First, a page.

At stage 916, the individualized asset data for each individualized storybeat asset is communicated to a rendering system in such a way that a video production can be rendered according to the sequence of storybeats, with each shared storybeat asset being rendered according to the production specifications and its associated shared asset data, and each individualized storybeat asset being rendered according to the production specifications and its associated individualized asset data.

As described above (e.g., with reference to the method 800 of FIG. 8), some embodiments render the video production according to the sequence of storybeats for each storymaker. The rendering can be performed so that each video production is common according to the sequence of storybeats and the production specifications of the rich storyboard, and each video production is individualized according to the set of individualized asset data received in association with the respective storymaker. In certain implementations, the rendered video productions can be audited according to storyvine approval specifications defined by the rich storyboard.

The methods disclosed herein include one or more actions for achieving the described method. The method and/or actions can be interchanged with one another without departing from the scope of the claims. In other words, unless a specific order of actions is specified, the order and/or use of specific actions can be modified without departing from the scope of the claims.

The various operations of methods and functions of certain system components described above can be performed by any suitable means capable of performing the corresponding functions, including, for example, hardware and/or software. The steps of a method or algorithm or other functionality described in connection with the present disclosure, can be embodied directly in hardware, in a software module executed by a processor, or in a combination of the two. A software module can reside in any form of tangible storage medium. Some examples of storage media that can be used include random access memory (RAM), read only memory (ROM), flash memory, EPROM memory, EEPROM memory, registers, a hard disk, a removable disk, a CD-ROM and so forth. A storage medium can be coupled to a processor such that the processor can read information from, and write information to, the storage medium. In the alternative, the storage medium can be integral to the processor.

A software module can be a single instruction, or many instructions, and can be distributed over several different code segments, among different programs, and across multiple storage media. Thus, a computer program product can perform operations presented herein. For example, such a computer program product can be a computer readable tangible medium having instructions tangibly stored (and/or encoded) thereon, the instructions being executable by one or more processors to perform the operations described herein. The computer program product can include packaging material. Software or instructions can also be transmitted over a transmission medium. For example, software can be transmitted from a website, server, or other remote source using a transmission medium such as a coaxial cable, fiber optic cable, twisted pair, digital subscriber line (DSL), or wireless technology such as infrared, radio, or microwave.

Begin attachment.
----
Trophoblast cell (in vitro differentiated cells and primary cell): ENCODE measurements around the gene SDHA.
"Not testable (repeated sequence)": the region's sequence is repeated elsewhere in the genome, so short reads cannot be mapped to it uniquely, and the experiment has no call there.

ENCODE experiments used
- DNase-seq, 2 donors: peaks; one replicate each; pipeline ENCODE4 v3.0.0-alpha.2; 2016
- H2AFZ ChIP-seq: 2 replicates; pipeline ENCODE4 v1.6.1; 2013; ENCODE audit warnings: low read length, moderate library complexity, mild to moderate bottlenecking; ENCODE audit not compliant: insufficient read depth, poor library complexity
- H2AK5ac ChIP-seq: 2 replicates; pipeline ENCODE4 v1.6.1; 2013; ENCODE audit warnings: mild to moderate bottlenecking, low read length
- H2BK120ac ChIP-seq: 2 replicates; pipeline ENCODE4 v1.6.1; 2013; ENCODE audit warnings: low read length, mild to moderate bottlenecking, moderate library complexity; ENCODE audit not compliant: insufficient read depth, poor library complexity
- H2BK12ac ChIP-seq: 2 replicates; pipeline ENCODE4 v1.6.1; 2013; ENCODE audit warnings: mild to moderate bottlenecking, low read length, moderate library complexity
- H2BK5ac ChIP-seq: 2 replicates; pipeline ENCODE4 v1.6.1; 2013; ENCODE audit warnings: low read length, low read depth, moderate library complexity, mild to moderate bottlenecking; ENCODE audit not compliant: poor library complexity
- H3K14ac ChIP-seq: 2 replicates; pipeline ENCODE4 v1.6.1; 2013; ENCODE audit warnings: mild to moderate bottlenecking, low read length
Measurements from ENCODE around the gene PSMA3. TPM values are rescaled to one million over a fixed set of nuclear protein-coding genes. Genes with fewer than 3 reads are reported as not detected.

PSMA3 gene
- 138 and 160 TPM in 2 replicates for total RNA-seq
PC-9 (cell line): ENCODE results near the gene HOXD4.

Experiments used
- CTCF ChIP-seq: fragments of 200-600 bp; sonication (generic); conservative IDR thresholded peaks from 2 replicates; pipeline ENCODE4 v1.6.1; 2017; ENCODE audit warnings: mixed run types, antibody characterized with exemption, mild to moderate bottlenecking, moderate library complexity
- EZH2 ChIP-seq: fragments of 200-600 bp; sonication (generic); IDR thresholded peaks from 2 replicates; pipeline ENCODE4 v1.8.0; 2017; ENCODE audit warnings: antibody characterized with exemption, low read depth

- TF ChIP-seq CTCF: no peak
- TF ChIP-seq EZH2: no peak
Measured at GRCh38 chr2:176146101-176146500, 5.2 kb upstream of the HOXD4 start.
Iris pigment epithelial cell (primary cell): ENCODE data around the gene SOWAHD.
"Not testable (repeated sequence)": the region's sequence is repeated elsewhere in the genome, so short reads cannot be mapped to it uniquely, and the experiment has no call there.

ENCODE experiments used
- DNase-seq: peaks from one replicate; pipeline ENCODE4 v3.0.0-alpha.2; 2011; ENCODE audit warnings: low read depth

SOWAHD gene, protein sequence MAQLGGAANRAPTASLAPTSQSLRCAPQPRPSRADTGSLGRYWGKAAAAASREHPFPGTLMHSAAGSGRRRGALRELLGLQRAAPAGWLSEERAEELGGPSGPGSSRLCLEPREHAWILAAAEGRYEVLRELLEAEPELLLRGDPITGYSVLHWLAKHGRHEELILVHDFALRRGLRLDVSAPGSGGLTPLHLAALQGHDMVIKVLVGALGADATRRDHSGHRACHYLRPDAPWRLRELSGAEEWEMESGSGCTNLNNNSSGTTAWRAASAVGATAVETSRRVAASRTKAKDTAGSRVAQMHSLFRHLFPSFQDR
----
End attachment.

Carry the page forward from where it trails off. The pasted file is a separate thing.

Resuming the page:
Other examples and implementations are within the scope and spirit of the disclosure and appended claims. For example, features implementing functions can also be physically located at various positions, including being distributed such that portions of functions are implemented at different physical locations. Also, as used herein, including in the claims, “or” as used in a list of items prefaced by “at least one of” indicates a disjunctive list such that, for example, a list of “at least one of A, B, or C” means A or B or C or AB or AC or BC or ABC (i.e., A and B and C). Further, the term “exemplary” does not mean that the described example is preferred or better than other examples.

Various changes, substitutions, and alterations to the techniques described herein can be made without departing from the technology of the teachings as defined by the appended claims. Moreover, the scope of the disclosure and claims is not limited to the particular aspects of the process, machine, manufacture, composition of matter, means, methods, and actions described above. Processes, machines, manufacture, compositions of matter, means, methods, or actions, presently existing or later to be developed, that perform substantially the same function or achieve substantially the same result as the corresponding aspects described herein can be utilized. Accordingly, the appended claims include within their scope such processes, machines, manufacture, compositions of matter, means, methods, or actions.

Claims (22)

What is claimed is:
1. A method for generating a video production from a rich storyboard, the method comprising:
identifying a computer-readable rich storyboard that defines production specifications and a sequence of storybeats for use in a plurality of video productions, each storybeat comprising a set of storybeat assets, a first portion of the storybeat assets being shared storybeat assets associated with shared asset data, and a second portion of the storybeat assets being individualized storybeat assets associated with asset acquisition specifications;
generating a computer-implemented asset acquisition coach operable, for each individualized storybeat asset, to acquire individualized asset data according to its asset gathering specifications;